By Dikachi Elemba, Owerri
The Federal Government, the Nigeria National Petroleum Company (NNPC) Limited and security agencies are partnering with the Imo State government and the state’s oil-producing communities in the fight against pipeline vandalism and oil theft in the state.
The meeting had in attendance a high powered delegation comprising Timipre Sylva, minister of state for petroleum resources, Goodluck Nana Opiah, minister of state for education, Lucky Irabor, chief of defence Staff, Mele Kyari, group MD/CEO, NNPC Limited, other stakeholders and representatives of oil-producing communities.
Speaking at the meeting, Imo State Governor Hope Uzodimma expressed worry over banditry and oil theft in the South East and Imo State in particular but thanked the armed forces for their concerted efforts to curb the crimes in recent years.
Uzodimma described the consequences of crude oil theft as “very alarming and too much to be tolerated”, noting that it has not only led to drop in government earnings but has also created environmental pollution and other health hazards.
He said there was the need to cooperate with oil companies and the management to enjoy the rich natural resources endowed to the States that produce oil.
“Crude oil theft is run by a cabal and a cartel that are ready always to resist the security agencies. This, in other words, informs that the oil thieves and pipeline vandals are sophisticated in their operations, which means there is the need for a strong support to the armed forces and other para-military agencies that are involved in the protection of the Nigerian oil economy,” the governor said.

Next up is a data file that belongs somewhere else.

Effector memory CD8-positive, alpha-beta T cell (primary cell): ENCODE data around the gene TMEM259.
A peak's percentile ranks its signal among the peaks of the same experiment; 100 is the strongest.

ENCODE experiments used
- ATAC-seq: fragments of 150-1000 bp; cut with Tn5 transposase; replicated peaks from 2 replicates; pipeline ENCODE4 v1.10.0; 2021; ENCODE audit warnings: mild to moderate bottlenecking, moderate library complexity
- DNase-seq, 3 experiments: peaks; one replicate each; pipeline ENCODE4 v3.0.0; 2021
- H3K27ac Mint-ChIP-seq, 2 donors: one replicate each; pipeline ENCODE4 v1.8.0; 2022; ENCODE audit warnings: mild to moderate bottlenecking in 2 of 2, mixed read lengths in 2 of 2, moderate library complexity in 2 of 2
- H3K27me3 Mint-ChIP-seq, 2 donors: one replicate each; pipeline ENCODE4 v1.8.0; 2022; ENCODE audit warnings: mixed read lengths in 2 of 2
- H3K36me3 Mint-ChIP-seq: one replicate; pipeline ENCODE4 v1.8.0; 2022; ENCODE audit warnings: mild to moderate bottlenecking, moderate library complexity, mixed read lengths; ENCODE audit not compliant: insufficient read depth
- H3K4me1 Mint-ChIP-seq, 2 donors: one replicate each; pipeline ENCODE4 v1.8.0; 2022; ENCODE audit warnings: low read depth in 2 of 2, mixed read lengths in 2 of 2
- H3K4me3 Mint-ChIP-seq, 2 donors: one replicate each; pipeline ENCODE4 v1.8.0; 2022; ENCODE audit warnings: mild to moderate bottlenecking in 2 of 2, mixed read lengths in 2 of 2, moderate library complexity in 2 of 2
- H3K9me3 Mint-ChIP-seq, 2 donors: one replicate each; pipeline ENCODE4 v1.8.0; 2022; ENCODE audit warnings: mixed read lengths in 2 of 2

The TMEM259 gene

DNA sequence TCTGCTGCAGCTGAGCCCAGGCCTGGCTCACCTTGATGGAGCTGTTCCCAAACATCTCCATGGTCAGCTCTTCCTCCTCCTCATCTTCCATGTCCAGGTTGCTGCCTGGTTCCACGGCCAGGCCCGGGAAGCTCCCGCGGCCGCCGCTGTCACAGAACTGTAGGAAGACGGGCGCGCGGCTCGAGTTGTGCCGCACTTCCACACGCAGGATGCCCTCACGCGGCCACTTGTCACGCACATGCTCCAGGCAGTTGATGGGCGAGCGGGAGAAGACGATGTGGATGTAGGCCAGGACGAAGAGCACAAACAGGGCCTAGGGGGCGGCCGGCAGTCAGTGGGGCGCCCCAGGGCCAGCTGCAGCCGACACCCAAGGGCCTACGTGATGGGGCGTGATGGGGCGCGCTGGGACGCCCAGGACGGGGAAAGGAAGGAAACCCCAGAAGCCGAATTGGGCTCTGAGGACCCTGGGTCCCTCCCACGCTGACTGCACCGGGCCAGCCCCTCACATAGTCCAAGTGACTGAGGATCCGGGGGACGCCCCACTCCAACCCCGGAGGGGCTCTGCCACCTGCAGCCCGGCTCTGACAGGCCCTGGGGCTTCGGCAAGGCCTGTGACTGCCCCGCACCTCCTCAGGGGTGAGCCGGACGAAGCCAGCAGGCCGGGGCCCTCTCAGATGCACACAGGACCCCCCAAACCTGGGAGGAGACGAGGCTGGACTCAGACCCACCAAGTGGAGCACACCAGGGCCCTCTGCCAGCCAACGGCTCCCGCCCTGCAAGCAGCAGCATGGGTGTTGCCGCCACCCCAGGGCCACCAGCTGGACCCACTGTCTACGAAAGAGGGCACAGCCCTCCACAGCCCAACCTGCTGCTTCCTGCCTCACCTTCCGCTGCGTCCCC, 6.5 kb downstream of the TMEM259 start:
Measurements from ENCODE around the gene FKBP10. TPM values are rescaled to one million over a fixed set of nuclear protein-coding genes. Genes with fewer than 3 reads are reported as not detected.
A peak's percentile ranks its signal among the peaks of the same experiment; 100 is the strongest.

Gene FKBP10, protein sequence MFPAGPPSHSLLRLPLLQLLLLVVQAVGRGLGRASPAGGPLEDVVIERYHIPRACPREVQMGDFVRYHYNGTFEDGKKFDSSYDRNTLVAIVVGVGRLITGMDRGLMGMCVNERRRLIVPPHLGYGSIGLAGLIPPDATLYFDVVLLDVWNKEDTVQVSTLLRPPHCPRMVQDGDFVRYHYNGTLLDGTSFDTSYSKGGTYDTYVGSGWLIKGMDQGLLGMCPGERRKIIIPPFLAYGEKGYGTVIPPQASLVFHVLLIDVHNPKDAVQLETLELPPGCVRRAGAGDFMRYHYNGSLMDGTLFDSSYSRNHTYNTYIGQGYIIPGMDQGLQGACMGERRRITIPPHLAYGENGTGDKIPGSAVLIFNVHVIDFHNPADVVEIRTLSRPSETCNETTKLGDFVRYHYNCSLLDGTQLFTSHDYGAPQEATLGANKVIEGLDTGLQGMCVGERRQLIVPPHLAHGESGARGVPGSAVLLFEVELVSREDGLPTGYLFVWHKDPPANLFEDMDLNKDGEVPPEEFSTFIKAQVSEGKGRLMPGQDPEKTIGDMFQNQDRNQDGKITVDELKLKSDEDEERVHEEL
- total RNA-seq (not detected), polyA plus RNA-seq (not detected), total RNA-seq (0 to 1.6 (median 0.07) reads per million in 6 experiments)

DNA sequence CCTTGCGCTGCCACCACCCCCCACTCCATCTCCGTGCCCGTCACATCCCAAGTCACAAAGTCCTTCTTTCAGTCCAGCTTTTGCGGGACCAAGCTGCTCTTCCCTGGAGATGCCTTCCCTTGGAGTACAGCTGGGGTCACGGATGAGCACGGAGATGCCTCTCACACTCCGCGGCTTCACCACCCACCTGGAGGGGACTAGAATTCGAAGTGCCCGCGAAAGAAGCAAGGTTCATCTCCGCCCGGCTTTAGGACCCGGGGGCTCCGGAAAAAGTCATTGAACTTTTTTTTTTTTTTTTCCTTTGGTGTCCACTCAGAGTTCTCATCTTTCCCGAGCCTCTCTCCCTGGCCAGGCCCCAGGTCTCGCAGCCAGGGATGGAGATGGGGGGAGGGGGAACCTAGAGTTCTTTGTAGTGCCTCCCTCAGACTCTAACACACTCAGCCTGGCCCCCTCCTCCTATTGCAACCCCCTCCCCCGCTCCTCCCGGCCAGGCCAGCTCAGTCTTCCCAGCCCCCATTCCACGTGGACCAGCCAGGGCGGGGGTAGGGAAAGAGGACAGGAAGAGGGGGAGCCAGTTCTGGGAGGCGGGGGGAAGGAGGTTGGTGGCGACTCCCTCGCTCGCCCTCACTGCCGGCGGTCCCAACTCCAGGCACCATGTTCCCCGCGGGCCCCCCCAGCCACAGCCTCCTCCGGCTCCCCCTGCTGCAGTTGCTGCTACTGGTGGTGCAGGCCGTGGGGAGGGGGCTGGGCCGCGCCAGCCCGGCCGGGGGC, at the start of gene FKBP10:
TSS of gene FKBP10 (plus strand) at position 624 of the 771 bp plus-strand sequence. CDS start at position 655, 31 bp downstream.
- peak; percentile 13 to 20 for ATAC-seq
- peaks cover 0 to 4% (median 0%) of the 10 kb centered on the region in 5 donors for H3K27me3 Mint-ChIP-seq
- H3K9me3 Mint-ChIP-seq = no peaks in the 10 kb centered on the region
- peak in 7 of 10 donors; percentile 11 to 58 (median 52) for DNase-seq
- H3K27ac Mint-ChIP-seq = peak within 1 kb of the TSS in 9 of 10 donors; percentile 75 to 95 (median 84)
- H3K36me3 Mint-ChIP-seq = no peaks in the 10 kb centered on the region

“It has come to a point where all hands must be on deck to save Nigeria, save the economy, create job, discourage banditry and the pollution of our environment and the water resources,” he said.
Uzodimma promised that Imo State government would do its best to support and work with the Federal Government, the Army, oil companies and oil-producing communities to achieve result in the fight against pipeline vandalism and crude oil theft.
Earlier, while briefing the governor and the stakeholders, Sylva said “the problem of crude oil theft has reached a level of national emergency” and “the situation cannot be handled in Abuja alone”.
“It is a national emergency because the theft has grown wings and has reached a very bad crescendo. This is because the thefts are taking place in the communities that host the oil pipelines and as a result, it has become necessary to involve the stakeholders, especially the host communities,” the minister said.
Sylva said Nigeria loses over 400,000 barrels of crude oil per day to oil thieves, adding as a result of the height and the orchestrated nature of oil theft Nigeria could not take the advantage and opportunities that abound in the gas production “because no investor would want to invest where there is incessant insecurity and vandalism of the infrastructure”.
He therefore canvassed the need to come together and collaborate to solve the problem “and avoid the problem killing us as a country”.
On his part, Chief of Defence Staff Irabor appreciated the governor for his efforts in supporting the armed forces in the fight against all criminality along the oil-producing areas in South East. He called on the state government, stakeholders and the communities to “be involved in the fight against oil theft to a reasonable percentage and leave the rest for the Armed Forces”, assuring that “the Armed Forces are always available to receive further support to fight banditry and all other forms of criminality in Nigeria and Imo State in particular”.